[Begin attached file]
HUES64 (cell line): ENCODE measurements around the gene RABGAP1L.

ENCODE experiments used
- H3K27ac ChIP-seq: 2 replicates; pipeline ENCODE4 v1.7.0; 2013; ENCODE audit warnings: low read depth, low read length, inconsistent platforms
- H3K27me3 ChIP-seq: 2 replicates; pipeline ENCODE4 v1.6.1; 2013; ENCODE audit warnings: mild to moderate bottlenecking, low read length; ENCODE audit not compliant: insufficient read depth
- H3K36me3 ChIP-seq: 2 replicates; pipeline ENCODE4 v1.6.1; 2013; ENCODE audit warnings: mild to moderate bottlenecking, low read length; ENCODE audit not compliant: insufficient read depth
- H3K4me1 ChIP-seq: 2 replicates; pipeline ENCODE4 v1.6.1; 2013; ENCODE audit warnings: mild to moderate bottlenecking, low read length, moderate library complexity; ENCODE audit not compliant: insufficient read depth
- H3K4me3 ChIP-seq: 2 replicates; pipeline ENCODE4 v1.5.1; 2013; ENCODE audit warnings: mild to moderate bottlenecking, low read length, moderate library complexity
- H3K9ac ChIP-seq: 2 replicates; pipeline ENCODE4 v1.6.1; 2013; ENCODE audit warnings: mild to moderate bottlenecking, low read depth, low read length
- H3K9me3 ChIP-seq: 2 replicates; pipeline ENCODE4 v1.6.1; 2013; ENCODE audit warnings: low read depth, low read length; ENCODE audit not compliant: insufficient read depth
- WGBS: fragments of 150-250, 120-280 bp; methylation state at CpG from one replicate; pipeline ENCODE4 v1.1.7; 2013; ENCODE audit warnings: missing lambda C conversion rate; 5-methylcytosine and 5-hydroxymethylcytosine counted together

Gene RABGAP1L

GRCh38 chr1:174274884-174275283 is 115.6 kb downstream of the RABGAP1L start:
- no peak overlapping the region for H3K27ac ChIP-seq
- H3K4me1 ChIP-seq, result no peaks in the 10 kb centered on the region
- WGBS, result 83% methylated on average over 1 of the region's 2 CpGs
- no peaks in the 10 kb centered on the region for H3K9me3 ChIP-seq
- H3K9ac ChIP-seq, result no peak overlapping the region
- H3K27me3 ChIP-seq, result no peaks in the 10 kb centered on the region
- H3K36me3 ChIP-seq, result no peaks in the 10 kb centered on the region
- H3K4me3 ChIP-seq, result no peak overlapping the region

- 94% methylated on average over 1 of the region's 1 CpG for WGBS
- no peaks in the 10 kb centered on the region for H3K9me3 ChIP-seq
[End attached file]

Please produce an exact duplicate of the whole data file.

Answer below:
HUES64 (cell line): ENCODE measurements around the gene RABGAP1L.

ENCODE experiments used
- H3K27ac ChIP-seq: 2 replicates; pipeline ENCODE4 v1.7.0; 2013; ENCODE audit warnings: low read depth, low read length, inconsistent platforms
- H3K27me3 ChIP-seq: 2 replicates; pipeline ENCODE4 v1.6.1; 2013; ENCODE audit warnings: mild to moderate bottlenecking, low read length; ENCODE audit not compliant: insufficient read depth
- H3K36me3 ChIP-seq: 2 replicates; pipeline ENCODE4 v1.6.1; 2013; ENCODE audit warnings: mild to moderate bottlenecking, low read length; ENCODE audit not compliant: insufficient read depth
- H3K4me1 ChIP-seq: 2 replicates; pipeline ENCODE4 v1.6.1; 2013; ENCODE audit warnings: mild to moderate bottlenecking, low read length, moderate library complexity; ENCODE audit not compliant: insufficient read depth
- H3K4me3 ChIP-seq: 2 replicates; pipeline ENCODE4 v1.5.1; 2013; ENCODE audit warnings: mild to moderate bottlenecking, low read length, moderate library complexity
- H3K9ac ChIP-seq: 2 replicates; pipeline ENCODE4 v1.6.1; 2013; ENCODE audit warnings: mild to moderate bottlenecking, low read depth, low read length
- H3K9me3 ChIP-seq: 2 replicates; pipeline ENCODE4 v1.6.1; 2013; ENCODE audit warnings: low read depth, low read length; ENCODE audit not compliant: insufficient read depth
- WGBS: fragments of 150-250, 120-280 bp; methylation state at CpG from one replicate; pipeline ENCODE4 v1.1.7; 2013; ENCODE audit warnings: missing lambda C conversion rate; 5-methylcytosine and 5-hydroxymethylcytosine counted together

Gene RABGAP1L

GRCh38 chr1:174274884-174275283 is 115.6 kb downstream of the RABGAP1L start:
- no peak overlapping the region for H3K27ac ChIP-seq
- H3K4me1 ChIP-seq, result no peaks in the 10 kb centered on the region
- WGBS, result 83% methylated on average over 1 of the region's 2 CpGs
- no peaks in the 10 kb centered on the region for H3K9me3 ChIP-seq
- H3K9ac ChIP-seq, result no peak overlapping the region
- H3K27me3 ChIP-seq, result no peaks in the 10 kb centered on the region
- H3K36me3 ChIP-seq, result no peaks in the 10 kb centered on the region
- H3K4me3 ChIP-seq, result no peak overlapping the region

- 94% methylated on average over 1 of the region's 1 CpG for WGBS
- no peaks in the 10 kb centered on the region for H3K9me3 ChIP-seq